Sunday, April 29, 2007


Out airing the sheets and pillow covers over the deck rail in the full sun of the cool morning, I was trading songs with an early warbler who was in splendid voice, broadcasting his aria from a downmountain tree out of sight behind the nearly full-leafed plum. Since he couldn't see me, I whistled his very own medley and he responded eagerly, even aggressively. I was being a territorial competitor.

Then after a few exchanges, for a bit of variation from polytonic monotony I decided to be an eccentric competitor, and began to whistle his song exactly, but with the last note off-key. He responded as before, but with what sounded to me like a bit of impatience, a sort of correctional emphasis on the last note.

It could be me, but I swear it sounded like he was either trying to correct me or to find out if I was an impostor. Maybe it's just my governmental conditioning, but his tone seemed challengingly inquisitive. This went on for several bars, until I was going in to get the futon and decided to throw discretion to the wind, see what happened.

So I whistled the entire pattern as before, but using a patch from the melody of Still in Hollywood by Concrete Blonde. There was a kind of shocked pause in the distance, then a discreet kind of birdy cough, followed by implacable silence. I stood there whistling and listening, but not a peep further.

Either the warbler doesn't like Concrete Blonde (which is ridiculous--he's in the music business) or he's never heard them before-- more likely the latter, living out here up on the mountain, playing only one song for who knows how many millennia. In any case it must have been quite a shock for that professional, heritor to generations of songcraft, to be trading riffs with a clearly amateur competitor only to have the tyro come back with a clip of great music the pro never heard of. Probably took his breath away.

Nature can be cruel sometimes. But if the warbler hangs around here for the summer, he's sure to pick up some more great sounds from my open windows. Then a hundred or a thousand years hence someone will hear a melodic birdsong, and say: Isn't that a song from Surfer Rosa?

Thus do cultures blend.


Additional doses as required.

Saturday, April 28, 2007

Before morning work
I empty out my garden boots -
the last cherry petals

Friday, April 27, 2007


Freewheeling down the mountain these early mornings through the old dun landscape of winter - and in the old dun mindscape of winter - I suddenly sense a change ahead, something there... new... around the curve... the light on the leaves is different... I slow--

I round the bend, to behold a startling brightness laid out right on the ground where there was no such thing yesterday; "it's the same color as the sky," says my old dun mind, "with some sunlight and clouds in it..." it's a flooded rice paddy, the first of the year! And there's another patch of sky over there, shining on the dark earth... and one more there in the distance...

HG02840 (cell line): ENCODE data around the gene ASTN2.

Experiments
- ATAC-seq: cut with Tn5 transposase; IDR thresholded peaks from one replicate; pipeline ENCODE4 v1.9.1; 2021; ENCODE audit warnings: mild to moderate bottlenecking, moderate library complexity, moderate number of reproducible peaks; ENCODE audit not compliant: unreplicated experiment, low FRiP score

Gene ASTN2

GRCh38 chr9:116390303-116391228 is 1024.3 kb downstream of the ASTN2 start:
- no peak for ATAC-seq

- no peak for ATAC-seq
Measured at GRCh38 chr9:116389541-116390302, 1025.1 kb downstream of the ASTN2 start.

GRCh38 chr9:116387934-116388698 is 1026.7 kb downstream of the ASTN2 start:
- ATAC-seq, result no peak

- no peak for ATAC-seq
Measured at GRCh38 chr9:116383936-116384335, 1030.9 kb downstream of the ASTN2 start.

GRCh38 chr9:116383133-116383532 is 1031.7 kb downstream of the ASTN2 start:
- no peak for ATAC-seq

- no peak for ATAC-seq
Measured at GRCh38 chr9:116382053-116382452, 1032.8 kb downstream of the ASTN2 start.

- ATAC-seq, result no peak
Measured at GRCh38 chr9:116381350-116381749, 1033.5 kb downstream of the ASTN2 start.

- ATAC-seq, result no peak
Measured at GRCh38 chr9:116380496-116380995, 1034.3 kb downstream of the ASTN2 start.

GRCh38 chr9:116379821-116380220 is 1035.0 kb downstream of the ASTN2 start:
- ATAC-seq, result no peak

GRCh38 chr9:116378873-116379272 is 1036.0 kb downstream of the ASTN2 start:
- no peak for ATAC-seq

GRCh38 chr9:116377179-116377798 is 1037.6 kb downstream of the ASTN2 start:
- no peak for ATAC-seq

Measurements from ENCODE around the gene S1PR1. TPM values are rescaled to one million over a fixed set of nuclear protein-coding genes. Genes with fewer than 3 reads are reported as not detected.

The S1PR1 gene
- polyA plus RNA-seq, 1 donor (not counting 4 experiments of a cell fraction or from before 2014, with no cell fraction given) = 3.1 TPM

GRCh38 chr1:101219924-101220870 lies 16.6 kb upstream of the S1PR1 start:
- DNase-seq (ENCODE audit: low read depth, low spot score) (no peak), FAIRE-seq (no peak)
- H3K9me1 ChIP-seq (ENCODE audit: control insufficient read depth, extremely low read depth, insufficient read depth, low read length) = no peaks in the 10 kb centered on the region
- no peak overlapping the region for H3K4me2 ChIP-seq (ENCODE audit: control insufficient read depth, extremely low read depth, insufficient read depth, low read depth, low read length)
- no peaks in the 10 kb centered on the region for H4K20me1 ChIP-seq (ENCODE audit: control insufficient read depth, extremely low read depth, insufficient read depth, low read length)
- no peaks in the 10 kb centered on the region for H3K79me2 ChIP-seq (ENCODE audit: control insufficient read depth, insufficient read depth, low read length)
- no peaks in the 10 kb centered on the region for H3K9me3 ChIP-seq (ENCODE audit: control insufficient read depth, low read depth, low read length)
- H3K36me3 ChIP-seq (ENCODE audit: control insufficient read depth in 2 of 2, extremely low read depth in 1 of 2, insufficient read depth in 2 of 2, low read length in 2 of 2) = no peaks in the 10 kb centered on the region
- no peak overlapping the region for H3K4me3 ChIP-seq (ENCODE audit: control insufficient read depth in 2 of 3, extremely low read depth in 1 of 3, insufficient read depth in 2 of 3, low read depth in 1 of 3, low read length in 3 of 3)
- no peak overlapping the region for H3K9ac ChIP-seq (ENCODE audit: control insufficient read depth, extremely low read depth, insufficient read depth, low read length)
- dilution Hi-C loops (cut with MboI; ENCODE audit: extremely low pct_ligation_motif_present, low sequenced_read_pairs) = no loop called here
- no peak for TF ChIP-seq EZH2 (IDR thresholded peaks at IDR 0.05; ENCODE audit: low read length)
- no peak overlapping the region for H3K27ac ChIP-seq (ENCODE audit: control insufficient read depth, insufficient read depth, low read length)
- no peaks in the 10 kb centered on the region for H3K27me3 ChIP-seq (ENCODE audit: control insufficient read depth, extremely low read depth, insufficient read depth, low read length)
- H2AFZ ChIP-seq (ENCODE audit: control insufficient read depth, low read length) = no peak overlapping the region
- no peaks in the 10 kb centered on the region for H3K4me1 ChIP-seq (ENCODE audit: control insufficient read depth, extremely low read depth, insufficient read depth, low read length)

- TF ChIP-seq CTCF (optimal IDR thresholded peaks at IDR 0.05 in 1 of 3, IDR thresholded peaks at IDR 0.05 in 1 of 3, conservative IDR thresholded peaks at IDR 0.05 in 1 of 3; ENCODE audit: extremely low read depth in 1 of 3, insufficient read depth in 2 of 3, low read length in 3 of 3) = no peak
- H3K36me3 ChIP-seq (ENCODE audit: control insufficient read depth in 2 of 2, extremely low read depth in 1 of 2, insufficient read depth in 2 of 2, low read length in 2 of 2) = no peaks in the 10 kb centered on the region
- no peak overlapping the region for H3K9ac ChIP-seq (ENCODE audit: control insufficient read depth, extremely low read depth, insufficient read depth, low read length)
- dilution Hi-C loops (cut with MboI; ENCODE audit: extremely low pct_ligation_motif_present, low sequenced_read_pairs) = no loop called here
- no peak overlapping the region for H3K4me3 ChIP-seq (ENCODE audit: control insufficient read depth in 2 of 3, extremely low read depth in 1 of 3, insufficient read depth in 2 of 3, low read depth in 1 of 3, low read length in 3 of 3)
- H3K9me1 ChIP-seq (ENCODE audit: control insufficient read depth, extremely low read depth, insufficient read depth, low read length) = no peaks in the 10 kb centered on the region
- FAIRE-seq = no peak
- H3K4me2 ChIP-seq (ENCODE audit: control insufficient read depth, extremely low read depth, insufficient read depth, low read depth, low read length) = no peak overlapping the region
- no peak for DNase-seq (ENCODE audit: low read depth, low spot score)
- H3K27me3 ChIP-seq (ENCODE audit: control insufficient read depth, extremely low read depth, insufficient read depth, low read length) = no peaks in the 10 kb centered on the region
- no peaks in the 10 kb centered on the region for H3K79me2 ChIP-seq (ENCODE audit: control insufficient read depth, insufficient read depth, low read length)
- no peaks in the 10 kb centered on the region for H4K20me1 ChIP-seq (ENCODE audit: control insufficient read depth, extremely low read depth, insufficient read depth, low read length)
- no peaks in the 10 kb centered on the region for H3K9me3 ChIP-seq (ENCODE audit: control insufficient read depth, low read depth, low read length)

Each morning I go through the same new startle to the old winter mindscape as more and more patches of light are added to the quilt of sky piecing down the mountainside, day by day transforming the mountain into a creature of Spring-- and greenleaf summer to follow, nature willing.

There at the bottom of it all shines the Lake, aquamarine set among brown winter mountains and faceted with light in the same way as the paddies - dappled with clouds, now and then stippling in the morning breeze - and I feel in myself something akin to Spring, new life rising from a winter mind. In my day-to-day awakening, I too mirror the season and its sky.

Thursday, April 26, 2007


This time of year the garden looks like a punk with green hair, insouciant, casual, certainly uncultivated. Clumps of cleavers stick up everywhere like they could care less how they look, no respect for decorum. In the early morning after a dewy night the whole thing looks like it's ready to revolt and revert to uncultivated.

I don't have a Japanese garden, needless to say; such things would never be tolerated in a staid and pristine Japanese garden. I have the opposite: a weedy, somewhat productive and nearly purely utilitarian 'garden' with a vegetable patch, several stacks of firewood and some shiitake logs, but just let me not do much for a few days around this time in Spring and WHAM! The chickweed and cleavers (opinions differ) take over the place and start giving orders to the perennial residents-- festooning the rosemary, draping from the gardenia, making the early flowers and herbs bow to their green whims and flattening the chives, though the lemon balm hangs in there.

The cleavers, which gives the garden its punk attitude, is especially prolific before the trees leaf, when it grows like a weed in a real hurry. I'll bet in a proportional race it could beat kuzu, which they say can cover a sleeping drunk. Chickweed, on the other hand, is said to be the most common weed in the world, though here it's less common than cleavers, commonness being the essence of weedness.